difficult to find things here.” “Coming coming, give me two minutes,” Sharmila
said as she washed her hands and wiped them on her pyjamas.
Ajith was standing with his hands on his hips with a towel wrapped around his
waist. He looked like a lost puppy but had the temper of an angered bull.
Sharmila looked around and couldn’t find that particular shirt either. She then
went into the other room and opened Ajith’s cupboard and started looking there.
“Is this the one you are looking for?” she asked holding up an ironed blue-striped
shirt. “YES, but you said it was in the ironed clothes pile,” muttered Ajith. “All you
had to do is look around a little Ajith, you would have found it,” Sharmila said
smiling. Ajith wasn’t in a mood to reciprocate the smile. He did say thank you
though. “Breakfast is ready, I am going to lay the table,” she said as she left the
Breakfasts were sacrosanct in the Menon household, Ajith believed in having a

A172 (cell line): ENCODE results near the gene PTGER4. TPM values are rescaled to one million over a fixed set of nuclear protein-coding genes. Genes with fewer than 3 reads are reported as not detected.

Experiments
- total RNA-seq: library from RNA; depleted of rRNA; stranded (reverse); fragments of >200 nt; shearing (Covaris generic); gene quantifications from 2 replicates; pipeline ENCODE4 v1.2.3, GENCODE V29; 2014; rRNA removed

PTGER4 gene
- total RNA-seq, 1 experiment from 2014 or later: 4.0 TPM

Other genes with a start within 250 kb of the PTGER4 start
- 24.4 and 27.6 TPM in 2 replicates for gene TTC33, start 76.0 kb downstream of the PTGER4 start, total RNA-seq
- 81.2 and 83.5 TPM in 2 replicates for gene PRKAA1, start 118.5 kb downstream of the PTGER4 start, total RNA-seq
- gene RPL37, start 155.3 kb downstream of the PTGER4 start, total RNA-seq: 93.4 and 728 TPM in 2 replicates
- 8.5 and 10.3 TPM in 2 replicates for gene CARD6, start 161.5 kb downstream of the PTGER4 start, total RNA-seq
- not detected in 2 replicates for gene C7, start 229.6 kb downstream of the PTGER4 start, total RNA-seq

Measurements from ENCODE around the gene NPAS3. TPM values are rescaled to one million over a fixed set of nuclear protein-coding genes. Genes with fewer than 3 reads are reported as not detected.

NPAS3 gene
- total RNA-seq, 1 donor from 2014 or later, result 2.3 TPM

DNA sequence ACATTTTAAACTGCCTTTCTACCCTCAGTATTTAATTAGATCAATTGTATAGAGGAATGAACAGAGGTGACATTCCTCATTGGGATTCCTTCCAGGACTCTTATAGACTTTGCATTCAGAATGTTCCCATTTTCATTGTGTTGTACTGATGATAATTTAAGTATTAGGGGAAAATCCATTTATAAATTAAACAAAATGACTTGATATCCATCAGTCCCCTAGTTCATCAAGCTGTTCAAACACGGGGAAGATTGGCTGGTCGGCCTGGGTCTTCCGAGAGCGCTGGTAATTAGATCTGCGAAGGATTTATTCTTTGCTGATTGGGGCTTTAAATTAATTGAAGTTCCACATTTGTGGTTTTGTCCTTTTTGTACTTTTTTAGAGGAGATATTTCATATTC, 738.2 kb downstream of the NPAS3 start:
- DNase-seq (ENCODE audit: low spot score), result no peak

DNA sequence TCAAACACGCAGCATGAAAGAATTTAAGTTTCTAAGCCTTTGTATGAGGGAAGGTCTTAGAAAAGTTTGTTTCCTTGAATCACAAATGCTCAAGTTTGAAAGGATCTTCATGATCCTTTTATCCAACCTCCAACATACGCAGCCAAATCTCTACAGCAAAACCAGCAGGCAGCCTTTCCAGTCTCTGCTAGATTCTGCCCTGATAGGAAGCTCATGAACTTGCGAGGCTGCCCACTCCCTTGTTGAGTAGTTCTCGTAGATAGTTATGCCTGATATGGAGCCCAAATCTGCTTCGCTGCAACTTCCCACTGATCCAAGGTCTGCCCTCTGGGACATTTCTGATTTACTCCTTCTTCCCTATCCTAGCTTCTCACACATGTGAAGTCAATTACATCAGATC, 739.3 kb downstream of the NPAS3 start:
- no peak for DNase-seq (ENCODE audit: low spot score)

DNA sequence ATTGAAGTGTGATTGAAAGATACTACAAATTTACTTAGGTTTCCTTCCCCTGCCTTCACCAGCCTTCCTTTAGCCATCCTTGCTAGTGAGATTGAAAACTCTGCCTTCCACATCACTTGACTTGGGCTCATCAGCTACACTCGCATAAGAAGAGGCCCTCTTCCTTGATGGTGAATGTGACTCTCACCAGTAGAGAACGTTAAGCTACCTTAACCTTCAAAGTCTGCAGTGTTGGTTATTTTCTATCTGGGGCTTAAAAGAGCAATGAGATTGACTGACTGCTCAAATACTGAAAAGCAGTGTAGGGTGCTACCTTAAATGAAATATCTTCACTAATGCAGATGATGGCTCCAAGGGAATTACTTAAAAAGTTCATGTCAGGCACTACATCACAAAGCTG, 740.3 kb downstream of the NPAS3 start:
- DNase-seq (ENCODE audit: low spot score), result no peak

hearty meal in the morning before leaving home. With Lekshmi not being that
mornings breakfast was a quickly put together one. Sharmila in the little she had
in the kitchen had managed to make idlis, cut fruits, squeeze a tall glass of orange
juice, and had the coffee ready. Ajith sat down to have his breakfast and after
serving himself three idlis started looking around for something on the table.
“Your fruits are in the bowl, Ajith,” said Sharmila. “No, I am looking for the
chutney,” he said. The one thing that Sharmila hadn’t made he wanted. “Oh, I
didn’t make chutney. I’ve got the molagapodi (chutney powder) here,” she said
hoping he would be fine with that.
“Come on Sharmila. You know I like my breakfast to be perfect. It’s the one meal I
eat at home and that sets the tone for the day. One day of not having your man-
Friday around and you are lost,” he said in complete disregard to the hurt he was
causing Sharmila. “It will take me a few minutes to make some coconut chutney.
Let me quickly make it,” she said going into the kitchen. Ajith waited till she was
done and ate his idlis only with the chutney. “These taste really good, the idlis are
so fluffy and good Sharmila,” he said as he polished off three more idlis before
reaching for his glass of juice.
Once breakfast was done, Ajith was ready in five minutes for the day ahead. “You
have a good day Sharmila. Will see you by 8 this evening. Love you,” he said as he